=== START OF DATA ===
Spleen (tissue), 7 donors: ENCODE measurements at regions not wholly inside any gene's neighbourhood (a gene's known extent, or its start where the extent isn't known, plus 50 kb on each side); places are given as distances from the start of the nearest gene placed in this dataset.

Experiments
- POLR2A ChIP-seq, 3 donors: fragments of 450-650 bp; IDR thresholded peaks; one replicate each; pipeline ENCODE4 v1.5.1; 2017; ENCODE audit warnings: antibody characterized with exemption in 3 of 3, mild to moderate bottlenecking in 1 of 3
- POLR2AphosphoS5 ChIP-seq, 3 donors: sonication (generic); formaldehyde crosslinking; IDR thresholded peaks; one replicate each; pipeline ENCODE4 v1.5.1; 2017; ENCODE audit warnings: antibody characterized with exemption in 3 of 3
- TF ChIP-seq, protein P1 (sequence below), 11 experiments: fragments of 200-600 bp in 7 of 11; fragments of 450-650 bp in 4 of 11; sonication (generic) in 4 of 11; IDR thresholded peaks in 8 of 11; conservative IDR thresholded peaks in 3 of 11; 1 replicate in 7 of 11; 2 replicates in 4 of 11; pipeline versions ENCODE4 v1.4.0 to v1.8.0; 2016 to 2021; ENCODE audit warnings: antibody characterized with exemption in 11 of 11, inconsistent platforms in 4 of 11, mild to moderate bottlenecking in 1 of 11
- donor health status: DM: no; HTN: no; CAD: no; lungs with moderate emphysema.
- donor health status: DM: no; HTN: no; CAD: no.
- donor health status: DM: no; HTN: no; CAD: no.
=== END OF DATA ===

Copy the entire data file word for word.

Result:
Spleen (tissue), 7 donors: ENCODE measurements at regions not wholly inside any gene's neighbourhood (a gene's known extent, or its start where the extent isn't known, plus 50 kb on each side); places are given as distances from the start of the nearest gene placed in this dataset.

Experiments
- POLR2A ChIP-seq, 3 donors: fragments of 450-650 bp; IDR thresholded peaks; one replicate each; pipeline ENCODE4 v1.5.1; 2017; ENCODE audit warnings: antibody characterized with exemption in 3 of 3, mild to moderate bottlenecking in 1 of 3
- POLR2AphosphoS5 ChIP-seq, 3 donors: sonication (generic); formaldehyde crosslinking; IDR thresholded peaks; one replicate each; pipeline ENCODE4 v1.5.1; 2017; ENCODE audit warnings: antibody characterized with exemption in 3 of 3
- TF ChIP-seq, protein P1 (sequence below), 11 experiments: fragments of 200-600 bp in 7 of 11; fragments of 450-650 bp in 4 of 11; sonication (generic) in 4 of 11; IDR thresholded peaks in 8 of 11; conservative IDR thresholded peaks in 3 of 11; 1 replicate in 7 of 11; 2 replicates in 4 of 11; pipeline versions ENCODE4 v1.4.0 to v1.8.0; 2016 to 2021; ENCODE audit warnings: antibody characterized with exemption in 11 of 11, inconsistent platforms in 4 of 11, mild to moderate bottlenecking in 1 of 11
- donor health status: DM: no; HTN: no; CAD: no; lungs with moderate emphysema.
- donor health status: DM: no; HTN: no; CAD: no.
- donor health status: DM: no; HTN: no; CAD: no.